One of the prevailing myths of Christianity is that the Church was more or less of one mind until the Reformation. Like unto this, the Reformation myth is that the Scripture itself is a seamless garment, and it is bad form to point out or make anything of the contradictions or tensions within it.
However, neither myth will serve us well in addressing reality: the reality of our present tensions and disagreements. On the contrary, it is helpful to make use of the disagreements in the apostolic Church, attested to in Scripture, and hold them up as a mirror in which we may helpfully see our present controversies reflected, and take heart that the Church survived.
One can point to the tensions between Peter and Paul, or Paul and John Mark as obvious points of disagreement, leading to sharp words and separation in mission. (Paul does seem to have been at the center of a good bit of dissension, doesn’t he?)
Obviously the greatest controversy of those days concerned the place of Gentiles in the Church, and what was to be required of Gentile converts. After much ad hoc and informal argument and a few tussles, a Council was called. After hearing reports, and consultation, the Council reached a decision and issued a Communiqué: (1) Gentiles allowed; (2) circumcision not required; (3) a list of required moratoria on a number of practices, including eating meat offered to idols, enacted.
One might have thought that would settle it; but no. The Scripture attests that the circumcision party continued to demand more than the Council required. Saint Paul stood in strong opposition to the conservatives in this regard, in particular in his correspondence with the Galatians. But on the Council’s decision on food offered to idols, Paul took what might best be called a revisionist view when he wrote to the Corinthians. It really ought not be forbidden, he said, but in the interest of harmony why not oblige? Don’t let such unimportant things as food (you and I know they are unimportant) disrupt the Church.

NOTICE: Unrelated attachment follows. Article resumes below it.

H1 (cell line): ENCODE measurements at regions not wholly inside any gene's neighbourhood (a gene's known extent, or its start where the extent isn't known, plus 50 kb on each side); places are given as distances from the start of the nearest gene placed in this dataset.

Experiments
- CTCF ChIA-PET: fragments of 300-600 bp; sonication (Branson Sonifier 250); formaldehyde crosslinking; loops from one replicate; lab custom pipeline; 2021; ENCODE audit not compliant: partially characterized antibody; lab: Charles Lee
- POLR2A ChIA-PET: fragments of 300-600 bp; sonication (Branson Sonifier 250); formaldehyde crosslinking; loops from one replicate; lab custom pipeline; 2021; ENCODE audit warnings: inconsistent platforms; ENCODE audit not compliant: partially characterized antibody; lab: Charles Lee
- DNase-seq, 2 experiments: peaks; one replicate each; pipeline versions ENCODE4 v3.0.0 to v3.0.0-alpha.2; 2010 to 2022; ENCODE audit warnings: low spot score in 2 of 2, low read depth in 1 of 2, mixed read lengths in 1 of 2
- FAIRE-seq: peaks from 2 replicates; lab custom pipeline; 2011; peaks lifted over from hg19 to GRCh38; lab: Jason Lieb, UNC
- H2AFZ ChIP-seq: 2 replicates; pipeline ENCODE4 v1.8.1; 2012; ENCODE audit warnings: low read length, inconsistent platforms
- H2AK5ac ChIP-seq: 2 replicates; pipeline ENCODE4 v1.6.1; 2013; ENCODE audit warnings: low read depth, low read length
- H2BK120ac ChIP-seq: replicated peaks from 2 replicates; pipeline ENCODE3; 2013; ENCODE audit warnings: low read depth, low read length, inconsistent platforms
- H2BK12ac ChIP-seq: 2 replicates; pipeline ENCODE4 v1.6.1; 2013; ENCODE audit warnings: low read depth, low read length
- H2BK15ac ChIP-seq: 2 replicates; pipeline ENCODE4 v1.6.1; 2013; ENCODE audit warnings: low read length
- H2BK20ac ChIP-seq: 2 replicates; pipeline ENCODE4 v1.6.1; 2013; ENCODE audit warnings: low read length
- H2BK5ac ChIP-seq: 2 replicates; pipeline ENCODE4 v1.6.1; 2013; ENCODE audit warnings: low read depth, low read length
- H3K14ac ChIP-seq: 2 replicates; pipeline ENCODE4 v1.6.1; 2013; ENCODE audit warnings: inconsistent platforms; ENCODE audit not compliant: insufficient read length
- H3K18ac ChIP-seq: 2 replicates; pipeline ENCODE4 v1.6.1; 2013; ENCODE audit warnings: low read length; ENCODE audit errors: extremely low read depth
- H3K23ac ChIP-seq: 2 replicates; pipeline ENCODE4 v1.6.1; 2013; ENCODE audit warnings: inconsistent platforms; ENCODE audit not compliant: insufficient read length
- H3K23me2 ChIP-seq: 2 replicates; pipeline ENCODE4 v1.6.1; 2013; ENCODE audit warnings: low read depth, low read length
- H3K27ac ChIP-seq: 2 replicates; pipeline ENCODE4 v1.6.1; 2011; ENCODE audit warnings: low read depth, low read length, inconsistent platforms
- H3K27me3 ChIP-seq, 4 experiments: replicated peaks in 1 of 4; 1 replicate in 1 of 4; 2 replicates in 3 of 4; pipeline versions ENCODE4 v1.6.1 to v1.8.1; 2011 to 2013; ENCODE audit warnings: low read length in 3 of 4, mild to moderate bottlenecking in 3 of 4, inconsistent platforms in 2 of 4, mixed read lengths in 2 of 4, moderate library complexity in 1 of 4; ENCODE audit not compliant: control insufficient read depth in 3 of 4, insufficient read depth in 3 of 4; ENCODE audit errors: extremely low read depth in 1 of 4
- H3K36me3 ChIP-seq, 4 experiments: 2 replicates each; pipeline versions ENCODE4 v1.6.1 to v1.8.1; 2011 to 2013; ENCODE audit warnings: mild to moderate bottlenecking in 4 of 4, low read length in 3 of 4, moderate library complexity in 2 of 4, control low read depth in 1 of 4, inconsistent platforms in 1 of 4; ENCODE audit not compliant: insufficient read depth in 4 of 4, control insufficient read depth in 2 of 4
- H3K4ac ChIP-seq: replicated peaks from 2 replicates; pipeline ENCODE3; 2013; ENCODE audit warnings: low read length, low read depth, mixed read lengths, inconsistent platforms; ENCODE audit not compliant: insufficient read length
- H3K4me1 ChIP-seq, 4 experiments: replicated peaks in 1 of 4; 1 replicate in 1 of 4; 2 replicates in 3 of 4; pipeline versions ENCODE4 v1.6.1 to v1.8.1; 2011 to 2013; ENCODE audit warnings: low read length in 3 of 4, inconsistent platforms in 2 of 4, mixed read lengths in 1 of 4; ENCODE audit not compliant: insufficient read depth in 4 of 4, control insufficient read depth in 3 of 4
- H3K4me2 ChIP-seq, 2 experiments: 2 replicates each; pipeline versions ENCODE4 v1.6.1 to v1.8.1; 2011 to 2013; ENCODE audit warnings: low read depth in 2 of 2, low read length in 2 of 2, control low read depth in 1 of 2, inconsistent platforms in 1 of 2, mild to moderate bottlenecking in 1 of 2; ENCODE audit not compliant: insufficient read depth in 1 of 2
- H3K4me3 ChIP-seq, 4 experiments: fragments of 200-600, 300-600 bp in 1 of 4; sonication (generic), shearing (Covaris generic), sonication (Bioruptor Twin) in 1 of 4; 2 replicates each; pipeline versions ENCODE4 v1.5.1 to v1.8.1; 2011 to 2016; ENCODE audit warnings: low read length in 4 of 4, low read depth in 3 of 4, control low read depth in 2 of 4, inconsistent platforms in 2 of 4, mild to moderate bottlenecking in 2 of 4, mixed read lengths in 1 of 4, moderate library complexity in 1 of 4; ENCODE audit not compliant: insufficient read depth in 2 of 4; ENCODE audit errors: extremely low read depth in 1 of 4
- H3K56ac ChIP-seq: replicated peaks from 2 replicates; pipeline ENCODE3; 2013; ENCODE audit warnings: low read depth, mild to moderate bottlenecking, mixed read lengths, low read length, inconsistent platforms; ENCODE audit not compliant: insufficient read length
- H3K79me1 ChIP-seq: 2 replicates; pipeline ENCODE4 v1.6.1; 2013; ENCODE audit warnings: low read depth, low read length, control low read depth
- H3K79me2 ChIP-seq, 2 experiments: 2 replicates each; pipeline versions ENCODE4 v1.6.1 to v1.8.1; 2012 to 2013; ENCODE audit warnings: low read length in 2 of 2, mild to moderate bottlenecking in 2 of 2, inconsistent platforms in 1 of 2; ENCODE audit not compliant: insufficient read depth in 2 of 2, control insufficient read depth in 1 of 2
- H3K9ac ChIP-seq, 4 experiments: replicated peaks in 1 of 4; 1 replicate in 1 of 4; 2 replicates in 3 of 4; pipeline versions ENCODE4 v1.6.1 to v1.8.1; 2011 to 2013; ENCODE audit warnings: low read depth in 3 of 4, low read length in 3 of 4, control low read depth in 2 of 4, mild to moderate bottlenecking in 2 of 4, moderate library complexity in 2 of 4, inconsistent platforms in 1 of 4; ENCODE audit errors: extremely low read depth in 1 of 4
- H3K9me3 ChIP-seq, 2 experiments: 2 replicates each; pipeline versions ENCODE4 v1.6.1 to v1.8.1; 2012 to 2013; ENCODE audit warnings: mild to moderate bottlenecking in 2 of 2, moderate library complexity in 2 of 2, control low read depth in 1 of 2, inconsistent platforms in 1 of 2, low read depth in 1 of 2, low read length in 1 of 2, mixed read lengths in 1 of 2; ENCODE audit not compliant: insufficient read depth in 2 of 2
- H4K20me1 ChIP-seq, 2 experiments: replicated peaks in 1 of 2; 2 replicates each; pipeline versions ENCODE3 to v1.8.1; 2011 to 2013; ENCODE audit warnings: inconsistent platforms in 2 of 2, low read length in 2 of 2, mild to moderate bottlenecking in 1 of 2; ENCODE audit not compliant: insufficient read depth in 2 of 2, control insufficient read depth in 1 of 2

This kind of accommodation was seen by others as both disrespectful of the Council, and really quite contrary to what that Council intended: that eating meat offered to idols was a serious matter, and no trifle. John the Divine may have had Paul or someone like him in mind when he excoriated the people in Pergamum for tolerating those among them who held “to the teaching of Balaam” and “ate food sacrificed to idols.”
And so the conflict went, until the issue of food offered to idols finally disappeared in a generally Pauline direction — although it seemed important at the time, in the long run it really wasn’t a core doctrine after all.
Does any of this sound familiar — I don’t mean from your knowledge of Scripture but from the current goings-on in the Anglican Communion? It seems that Councils (or Conferences) never have settled the dissension they are designed to address, at least not completely. There will still be hardliners at one extreme and progressives at the other.
But the good news is that the Church muddles through. The hot issues of each age do eventually burn themselves out, and the ashes are blown away by the wind of the Spirit.
Tobias Haller BSG